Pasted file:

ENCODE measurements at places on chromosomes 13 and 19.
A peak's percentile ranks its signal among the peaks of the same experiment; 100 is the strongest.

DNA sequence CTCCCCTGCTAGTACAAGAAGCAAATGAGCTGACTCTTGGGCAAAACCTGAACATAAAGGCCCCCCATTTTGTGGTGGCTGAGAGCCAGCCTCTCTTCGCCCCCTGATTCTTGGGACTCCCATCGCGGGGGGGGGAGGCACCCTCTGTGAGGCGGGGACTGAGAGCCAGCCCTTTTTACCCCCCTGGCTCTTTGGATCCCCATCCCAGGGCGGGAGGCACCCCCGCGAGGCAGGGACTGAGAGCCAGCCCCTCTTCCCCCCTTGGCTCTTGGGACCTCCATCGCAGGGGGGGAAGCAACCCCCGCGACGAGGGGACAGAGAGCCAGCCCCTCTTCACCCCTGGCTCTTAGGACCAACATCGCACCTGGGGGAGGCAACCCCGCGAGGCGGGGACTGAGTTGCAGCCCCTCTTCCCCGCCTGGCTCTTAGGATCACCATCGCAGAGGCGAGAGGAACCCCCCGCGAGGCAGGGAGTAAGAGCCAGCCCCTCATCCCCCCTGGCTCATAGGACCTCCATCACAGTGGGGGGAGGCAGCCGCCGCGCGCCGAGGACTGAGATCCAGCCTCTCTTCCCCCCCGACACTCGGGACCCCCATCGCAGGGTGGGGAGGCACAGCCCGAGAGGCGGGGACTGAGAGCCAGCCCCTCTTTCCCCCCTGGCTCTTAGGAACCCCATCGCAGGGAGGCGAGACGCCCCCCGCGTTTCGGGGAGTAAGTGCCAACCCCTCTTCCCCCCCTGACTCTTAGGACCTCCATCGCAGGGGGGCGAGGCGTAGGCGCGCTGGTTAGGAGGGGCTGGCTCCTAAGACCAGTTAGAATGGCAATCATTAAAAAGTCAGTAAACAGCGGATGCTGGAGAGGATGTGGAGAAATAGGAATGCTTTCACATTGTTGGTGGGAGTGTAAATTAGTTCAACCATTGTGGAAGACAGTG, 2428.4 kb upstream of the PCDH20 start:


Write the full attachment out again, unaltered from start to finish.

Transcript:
ENCODE measurements at places on chromosomes 13 and 19.
A peak's percentile ranks its signal among the peaks of the same experiment; 100 is the strongest.

DNA sequence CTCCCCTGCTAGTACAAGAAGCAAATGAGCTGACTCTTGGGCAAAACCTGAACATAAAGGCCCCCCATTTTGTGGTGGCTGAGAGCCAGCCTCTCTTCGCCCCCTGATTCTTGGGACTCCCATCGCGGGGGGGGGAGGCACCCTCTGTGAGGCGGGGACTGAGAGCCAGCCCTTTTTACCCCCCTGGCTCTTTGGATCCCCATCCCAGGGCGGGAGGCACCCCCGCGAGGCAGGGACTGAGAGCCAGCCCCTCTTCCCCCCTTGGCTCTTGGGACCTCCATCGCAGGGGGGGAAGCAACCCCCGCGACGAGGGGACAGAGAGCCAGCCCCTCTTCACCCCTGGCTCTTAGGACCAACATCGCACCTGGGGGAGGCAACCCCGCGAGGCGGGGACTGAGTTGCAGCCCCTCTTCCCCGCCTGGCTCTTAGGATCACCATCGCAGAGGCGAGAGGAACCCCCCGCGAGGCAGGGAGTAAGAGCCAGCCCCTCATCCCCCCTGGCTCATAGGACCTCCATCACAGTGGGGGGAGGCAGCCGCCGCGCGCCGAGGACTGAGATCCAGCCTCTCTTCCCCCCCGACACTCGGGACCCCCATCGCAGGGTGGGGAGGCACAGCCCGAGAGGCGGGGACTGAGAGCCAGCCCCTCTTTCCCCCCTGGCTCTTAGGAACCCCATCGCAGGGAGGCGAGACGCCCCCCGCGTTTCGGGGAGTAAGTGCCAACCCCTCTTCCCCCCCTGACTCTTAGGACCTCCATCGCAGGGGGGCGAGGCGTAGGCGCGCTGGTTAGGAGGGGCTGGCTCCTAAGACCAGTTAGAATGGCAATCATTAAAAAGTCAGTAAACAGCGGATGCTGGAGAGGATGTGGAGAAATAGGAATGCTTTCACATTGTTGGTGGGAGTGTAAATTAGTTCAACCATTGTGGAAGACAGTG, 2428.4 kb upstream of the PCDH20 start: